And it was indeed beautiful! The road snuggles with the Arkansas River and I could see people enjoying it in all their different ways: swimming and rafting and fishing and camping. A totally delightful road to ride bending back and forth along the bank of the river. The low sunlight glittered off the water, dancing and laughing right along with me. I’d put the camera away for the day, but I’ll share some pictures in tomorrow morning’s installment.
After a loop around Salida, I settled on a hotel and took off my helmet to go see if there was a room. Note to self: do not pull so close to left side of portico that you can’t get off the bike and around the luggage. A fellow outside watering plants in his undershirt hollered at me, asking what kind of bike was that in a disdainful European accent. I know the Tigers are still unusual, so I smiled and told him the name, that it was a Triumph. He was quite belligerent, challenging where that came from, saying I should have a motorcycle made in Spain! I assumed he must be Spanish, although his accent was more eastern European. And I’m pretty new on the motorcycle scene… I couldn’t think of any made in Spain. What was he getting at? I puzzled searching for common ground as he headed for the hotel door. I finally told him I didn’t know any Spanish marques, what did he suggest? “You should have a Harley. Everyone wants a Harley.” I may be new, but even I know Harleys are NOT made in Spain! He broke into loud laughter, and I was quite ready to laugh with him.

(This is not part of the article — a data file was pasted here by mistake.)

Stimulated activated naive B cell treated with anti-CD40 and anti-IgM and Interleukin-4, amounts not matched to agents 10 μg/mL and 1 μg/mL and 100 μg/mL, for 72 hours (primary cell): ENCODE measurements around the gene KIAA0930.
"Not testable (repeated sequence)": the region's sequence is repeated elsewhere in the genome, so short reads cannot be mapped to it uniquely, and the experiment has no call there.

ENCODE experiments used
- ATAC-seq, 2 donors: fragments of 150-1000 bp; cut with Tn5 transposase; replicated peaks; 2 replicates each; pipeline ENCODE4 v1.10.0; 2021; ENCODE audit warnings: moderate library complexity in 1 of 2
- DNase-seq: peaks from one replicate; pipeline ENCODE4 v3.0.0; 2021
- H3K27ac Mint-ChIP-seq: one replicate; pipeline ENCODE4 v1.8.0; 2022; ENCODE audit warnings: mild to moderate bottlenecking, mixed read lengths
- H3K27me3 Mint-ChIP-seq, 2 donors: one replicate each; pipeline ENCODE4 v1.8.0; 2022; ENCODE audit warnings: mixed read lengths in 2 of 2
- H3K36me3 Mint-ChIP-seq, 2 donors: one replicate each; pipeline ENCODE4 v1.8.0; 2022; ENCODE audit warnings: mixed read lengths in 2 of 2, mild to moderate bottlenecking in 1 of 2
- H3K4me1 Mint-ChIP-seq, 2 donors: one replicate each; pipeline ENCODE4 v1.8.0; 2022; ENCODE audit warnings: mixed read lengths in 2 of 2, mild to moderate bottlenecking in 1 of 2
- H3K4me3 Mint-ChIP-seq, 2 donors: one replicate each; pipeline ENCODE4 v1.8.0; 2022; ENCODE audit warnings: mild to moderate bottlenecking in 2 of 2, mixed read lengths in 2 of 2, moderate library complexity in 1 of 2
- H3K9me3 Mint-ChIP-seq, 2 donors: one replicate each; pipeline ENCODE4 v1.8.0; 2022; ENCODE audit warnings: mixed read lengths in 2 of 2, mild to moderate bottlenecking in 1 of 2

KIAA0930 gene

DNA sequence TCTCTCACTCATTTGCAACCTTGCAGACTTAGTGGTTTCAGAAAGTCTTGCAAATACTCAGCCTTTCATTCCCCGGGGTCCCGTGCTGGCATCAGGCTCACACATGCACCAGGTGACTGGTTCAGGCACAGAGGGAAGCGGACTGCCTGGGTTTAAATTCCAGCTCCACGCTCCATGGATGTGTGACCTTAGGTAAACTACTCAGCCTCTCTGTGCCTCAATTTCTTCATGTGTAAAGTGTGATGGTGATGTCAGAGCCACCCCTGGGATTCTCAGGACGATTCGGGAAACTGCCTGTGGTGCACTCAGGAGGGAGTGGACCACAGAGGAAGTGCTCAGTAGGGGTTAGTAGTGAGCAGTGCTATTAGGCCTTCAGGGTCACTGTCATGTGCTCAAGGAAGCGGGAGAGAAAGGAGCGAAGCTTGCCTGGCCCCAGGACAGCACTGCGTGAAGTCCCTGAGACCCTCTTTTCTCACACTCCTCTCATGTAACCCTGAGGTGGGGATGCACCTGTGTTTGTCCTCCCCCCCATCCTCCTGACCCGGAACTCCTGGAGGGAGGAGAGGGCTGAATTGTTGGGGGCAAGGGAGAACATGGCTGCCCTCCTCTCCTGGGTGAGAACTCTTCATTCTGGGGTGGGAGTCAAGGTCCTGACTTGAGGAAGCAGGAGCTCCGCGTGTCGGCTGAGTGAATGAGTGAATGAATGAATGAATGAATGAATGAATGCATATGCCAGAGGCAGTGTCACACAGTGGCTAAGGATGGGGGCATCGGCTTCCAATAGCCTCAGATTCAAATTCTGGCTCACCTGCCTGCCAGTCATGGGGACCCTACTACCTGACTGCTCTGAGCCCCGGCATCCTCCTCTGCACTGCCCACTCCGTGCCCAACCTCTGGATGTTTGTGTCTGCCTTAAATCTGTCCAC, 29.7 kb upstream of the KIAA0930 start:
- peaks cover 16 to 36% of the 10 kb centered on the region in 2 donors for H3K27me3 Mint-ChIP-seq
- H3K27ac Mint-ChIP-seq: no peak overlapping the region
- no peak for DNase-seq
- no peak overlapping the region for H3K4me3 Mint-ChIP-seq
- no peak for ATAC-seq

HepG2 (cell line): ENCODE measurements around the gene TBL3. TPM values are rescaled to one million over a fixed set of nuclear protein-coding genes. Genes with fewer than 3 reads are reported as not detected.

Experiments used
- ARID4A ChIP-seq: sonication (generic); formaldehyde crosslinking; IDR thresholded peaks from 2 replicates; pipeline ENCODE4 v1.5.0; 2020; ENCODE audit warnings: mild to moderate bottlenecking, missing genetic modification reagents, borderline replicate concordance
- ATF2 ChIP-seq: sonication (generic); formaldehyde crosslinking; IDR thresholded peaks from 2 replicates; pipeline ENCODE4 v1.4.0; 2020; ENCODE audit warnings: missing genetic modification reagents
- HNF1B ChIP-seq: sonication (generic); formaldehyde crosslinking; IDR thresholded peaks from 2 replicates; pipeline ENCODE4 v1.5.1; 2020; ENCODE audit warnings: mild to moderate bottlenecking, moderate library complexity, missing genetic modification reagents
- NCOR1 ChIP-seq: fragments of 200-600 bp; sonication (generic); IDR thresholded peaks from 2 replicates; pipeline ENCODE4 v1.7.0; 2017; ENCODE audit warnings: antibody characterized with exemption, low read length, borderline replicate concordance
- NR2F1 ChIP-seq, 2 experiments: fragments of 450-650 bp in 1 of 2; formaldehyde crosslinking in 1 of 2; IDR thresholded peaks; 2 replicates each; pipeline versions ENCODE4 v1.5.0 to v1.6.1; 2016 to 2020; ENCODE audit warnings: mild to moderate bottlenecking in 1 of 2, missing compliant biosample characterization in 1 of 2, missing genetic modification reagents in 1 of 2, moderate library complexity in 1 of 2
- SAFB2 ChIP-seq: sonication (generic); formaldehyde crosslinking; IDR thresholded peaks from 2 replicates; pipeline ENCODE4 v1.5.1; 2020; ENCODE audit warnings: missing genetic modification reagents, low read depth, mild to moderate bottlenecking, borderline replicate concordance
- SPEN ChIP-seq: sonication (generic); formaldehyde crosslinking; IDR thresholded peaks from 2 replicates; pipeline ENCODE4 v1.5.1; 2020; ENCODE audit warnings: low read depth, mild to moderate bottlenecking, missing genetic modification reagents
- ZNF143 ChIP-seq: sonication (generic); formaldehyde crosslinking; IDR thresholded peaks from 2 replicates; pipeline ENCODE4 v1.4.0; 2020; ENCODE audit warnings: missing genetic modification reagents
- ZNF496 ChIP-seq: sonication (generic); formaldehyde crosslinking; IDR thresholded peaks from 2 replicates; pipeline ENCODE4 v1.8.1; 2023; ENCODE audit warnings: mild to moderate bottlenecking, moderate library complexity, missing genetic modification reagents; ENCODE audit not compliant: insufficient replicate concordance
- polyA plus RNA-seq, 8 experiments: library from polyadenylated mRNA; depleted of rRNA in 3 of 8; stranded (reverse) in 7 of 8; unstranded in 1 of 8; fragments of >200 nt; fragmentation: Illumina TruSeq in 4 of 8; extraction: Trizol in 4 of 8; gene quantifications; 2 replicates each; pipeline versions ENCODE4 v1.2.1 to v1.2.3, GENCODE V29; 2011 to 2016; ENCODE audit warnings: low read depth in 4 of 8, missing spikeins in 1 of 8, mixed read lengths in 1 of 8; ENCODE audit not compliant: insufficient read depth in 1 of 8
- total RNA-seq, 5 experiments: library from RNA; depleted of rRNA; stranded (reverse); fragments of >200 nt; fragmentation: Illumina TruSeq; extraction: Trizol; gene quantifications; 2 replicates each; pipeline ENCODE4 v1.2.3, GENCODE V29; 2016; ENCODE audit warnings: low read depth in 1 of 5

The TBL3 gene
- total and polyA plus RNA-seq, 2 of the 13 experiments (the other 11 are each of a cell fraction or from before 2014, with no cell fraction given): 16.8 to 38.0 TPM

The man turned out to be the owner of the hotel. He declared he would put me in the room next to the Harley people. I never saw them, although I did hear them arrive back from dinner a couple hours later. The owner was equally abrasive with everyone. The angry shouting into the phone could be heard most of the evening, all the way down in my room. Many times I heard his wife trying to calm him down. Pretty surprising considering the number of “Best Of” awards outside. Unpleasant as it was, again I thought how different it would be to live within his culture of one. To always be angry, believing he had to constantly fight to get what was due him. This was also somebody’s son. What kind of family dinner table had this son sat around? Had he ever felt heard? They had a pair of canaries in the lobby. The birds were probably deaf. In an odd way, there was a peacefulness listening to him. I did not have to fight those battles, or use those tactics. Gratitude for that blessing. His was simply a different life experience. I did not need to make it ok for him, or for any fellow travelers. I could leave if I wanted, or stay and not have it bother me. Within the chaos, freedom.
Once my head hit the pillow, I didn’t hear another thing.